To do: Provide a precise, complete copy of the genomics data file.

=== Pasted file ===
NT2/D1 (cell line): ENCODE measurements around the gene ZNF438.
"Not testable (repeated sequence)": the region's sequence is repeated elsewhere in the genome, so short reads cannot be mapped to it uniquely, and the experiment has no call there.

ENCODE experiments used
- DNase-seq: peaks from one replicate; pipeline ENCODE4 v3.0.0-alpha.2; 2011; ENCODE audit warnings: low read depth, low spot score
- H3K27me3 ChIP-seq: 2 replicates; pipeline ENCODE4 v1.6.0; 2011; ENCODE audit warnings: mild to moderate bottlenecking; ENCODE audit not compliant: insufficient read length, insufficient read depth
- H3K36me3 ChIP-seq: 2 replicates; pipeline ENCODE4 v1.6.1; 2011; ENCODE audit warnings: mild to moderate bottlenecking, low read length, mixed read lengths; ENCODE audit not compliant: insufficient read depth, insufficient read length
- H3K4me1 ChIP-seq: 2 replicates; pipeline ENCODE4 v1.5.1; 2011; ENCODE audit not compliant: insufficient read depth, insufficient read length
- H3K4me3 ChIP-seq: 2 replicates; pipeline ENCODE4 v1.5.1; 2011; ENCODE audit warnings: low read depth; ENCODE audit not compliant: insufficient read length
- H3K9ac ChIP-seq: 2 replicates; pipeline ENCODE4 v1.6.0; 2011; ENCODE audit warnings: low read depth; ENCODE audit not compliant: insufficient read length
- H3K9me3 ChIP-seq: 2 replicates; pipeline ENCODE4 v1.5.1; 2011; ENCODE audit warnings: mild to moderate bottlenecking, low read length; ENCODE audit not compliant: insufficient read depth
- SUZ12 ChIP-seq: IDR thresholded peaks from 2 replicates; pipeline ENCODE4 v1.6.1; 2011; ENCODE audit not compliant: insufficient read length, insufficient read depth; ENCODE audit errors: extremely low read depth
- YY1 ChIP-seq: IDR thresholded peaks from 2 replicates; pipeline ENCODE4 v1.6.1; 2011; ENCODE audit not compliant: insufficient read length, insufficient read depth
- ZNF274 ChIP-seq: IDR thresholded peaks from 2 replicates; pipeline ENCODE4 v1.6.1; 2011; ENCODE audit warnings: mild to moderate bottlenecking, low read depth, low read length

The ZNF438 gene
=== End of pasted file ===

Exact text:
NT2/D1 (cell line): ENCODE measurements around the gene ZNF438.
"Not testable (repeated sequence)": the region's sequence is repeated elsewhere in the genome, so short reads cannot be mapped to it uniquely, and the experiment has no call there.

ENCODE experiments used
- DNase-seq: peaks from one replicate; pipeline ENCODE4 v3.0.0-alpha.2; 2011; ENCODE audit warnings: low read depth, low spot score
- H3K27me3 ChIP-seq: 2 replicates; pipeline ENCODE4 v1.6.0; 2011; ENCODE audit warnings: mild to moderate bottlenecking; ENCODE audit not compliant: insufficient read length, insufficient read depth
- H3K36me3 ChIP-seq: 2 replicates; pipeline ENCODE4 v1.6.1; 2011; ENCODE audit warnings: mild to moderate bottlenecking, low read length, mixed read lengths; ENCODE audit not compliant: insufficient read depth, insufficient read length
- H3K4me1 ChIP-seq: 2 replicates; pipeline ENCODE4 v1.5.1; 2011; ENCODE audit not compliant: insufficient read depth, insufficient read length
- H3K4me3 ChIP-seq: 2 replicates; pipeline ENCODE4 v1.5.1; 2011; ENCODE audit warnings: low read depth; ENCODE audit not compliant: insufficient read length
- H3K9ac ChIP-seq: 2 replicates; pipeline ENCODE4 v1.6.0; 2011; ENCODE audit warnings: low read depth; ENCODE audit not compliant: insufficient read length
- H3K9me3 ChIP-seq: 2 replicates; pipeline ENCODE4 v1.5.1; 2011; ENCODE audit warnings: mild to moderate bottlenecking, low read length; ENCODE audit not compliant: insufficient read depth
- SUZ12 ChIP-seq: IDR thresholded peaks from 2 replicates; pipeline ENCODE4 v1.6.1; 2011; ENCODE audit not compliant: insufficient read length, insufficient read depth; ENCODE audit errors: extremely low read depth
- YY1 ChIP-seq: IDR thresholded peaks from 2 replicates; pipeline ENCODE4 v1.6.1; 2011; ENCODE audit not compliant: insufficient read length, insufficient read depth
- ZNF274 ChIP-seq: IDR thresholded peaks from 2 replicates; pipeline ENCODE4 v1.6.1; 2011; ENCODE audit warnings: mild to moderate bottlenecking, low read depth, low read length

The ZNF438 gene